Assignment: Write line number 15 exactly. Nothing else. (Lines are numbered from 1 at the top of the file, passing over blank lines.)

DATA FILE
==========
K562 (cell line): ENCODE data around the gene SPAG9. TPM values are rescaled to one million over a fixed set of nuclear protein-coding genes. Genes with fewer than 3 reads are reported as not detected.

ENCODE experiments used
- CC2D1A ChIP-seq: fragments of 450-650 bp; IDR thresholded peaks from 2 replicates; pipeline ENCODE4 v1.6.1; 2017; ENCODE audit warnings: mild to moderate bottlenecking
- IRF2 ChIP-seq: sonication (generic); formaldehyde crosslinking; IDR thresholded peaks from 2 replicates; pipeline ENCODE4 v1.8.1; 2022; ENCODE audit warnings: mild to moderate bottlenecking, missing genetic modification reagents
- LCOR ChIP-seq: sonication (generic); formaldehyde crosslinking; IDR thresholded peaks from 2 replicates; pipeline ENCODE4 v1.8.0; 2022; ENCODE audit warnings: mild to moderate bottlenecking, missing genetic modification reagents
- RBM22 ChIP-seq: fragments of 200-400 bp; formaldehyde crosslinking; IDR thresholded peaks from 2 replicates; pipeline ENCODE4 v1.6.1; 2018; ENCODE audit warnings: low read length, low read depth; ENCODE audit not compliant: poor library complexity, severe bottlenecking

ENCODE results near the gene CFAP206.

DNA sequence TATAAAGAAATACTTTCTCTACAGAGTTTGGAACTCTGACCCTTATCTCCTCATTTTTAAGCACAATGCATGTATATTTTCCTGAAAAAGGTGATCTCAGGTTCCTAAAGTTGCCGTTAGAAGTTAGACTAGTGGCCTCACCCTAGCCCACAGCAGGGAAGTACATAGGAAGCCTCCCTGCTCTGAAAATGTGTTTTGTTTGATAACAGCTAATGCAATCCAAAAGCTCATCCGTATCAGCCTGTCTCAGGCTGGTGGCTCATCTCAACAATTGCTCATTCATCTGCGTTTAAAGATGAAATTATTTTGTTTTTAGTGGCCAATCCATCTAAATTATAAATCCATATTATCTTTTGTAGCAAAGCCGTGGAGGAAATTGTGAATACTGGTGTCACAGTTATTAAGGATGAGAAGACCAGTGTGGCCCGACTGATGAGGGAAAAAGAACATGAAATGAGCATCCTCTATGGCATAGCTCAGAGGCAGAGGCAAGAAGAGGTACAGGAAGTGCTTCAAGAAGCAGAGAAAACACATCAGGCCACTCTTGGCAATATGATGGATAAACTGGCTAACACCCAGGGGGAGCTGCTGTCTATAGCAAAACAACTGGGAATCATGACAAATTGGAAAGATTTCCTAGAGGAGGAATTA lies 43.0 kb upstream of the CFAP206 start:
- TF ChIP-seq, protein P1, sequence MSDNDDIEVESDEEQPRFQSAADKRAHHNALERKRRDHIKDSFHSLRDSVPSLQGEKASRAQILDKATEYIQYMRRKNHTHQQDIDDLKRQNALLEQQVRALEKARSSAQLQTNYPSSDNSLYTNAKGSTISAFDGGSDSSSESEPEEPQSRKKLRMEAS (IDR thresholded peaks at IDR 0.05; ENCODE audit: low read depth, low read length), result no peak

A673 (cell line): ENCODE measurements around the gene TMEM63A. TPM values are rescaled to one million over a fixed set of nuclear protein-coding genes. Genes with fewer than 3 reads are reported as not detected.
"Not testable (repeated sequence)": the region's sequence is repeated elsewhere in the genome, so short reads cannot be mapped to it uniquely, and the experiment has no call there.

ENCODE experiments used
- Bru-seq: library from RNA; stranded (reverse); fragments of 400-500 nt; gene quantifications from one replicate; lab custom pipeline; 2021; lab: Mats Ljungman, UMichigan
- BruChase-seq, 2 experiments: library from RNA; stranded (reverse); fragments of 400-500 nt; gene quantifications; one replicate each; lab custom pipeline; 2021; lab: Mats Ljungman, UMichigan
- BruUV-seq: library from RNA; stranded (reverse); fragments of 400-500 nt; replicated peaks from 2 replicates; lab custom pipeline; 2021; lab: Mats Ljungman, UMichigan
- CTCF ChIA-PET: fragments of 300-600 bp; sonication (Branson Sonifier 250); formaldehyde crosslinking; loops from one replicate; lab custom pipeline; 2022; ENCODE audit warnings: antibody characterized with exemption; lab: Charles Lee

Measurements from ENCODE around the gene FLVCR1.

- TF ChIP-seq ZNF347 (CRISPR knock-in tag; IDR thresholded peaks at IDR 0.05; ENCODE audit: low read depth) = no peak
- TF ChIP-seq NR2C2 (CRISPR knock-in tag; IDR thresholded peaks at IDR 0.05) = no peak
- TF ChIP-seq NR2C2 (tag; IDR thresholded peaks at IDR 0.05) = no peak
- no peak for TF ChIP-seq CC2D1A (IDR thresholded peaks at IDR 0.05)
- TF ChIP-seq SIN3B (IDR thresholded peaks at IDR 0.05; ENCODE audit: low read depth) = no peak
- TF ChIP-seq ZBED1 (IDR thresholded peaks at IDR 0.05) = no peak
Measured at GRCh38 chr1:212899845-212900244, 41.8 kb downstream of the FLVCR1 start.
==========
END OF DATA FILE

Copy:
- BruUV-seq: library from RNA; stranded (reverse); fragments of 400-500 nt; replicated peaks from 2 replicates; lab custom pipeline; 2021; lab: Mats Ljungman, UMichigan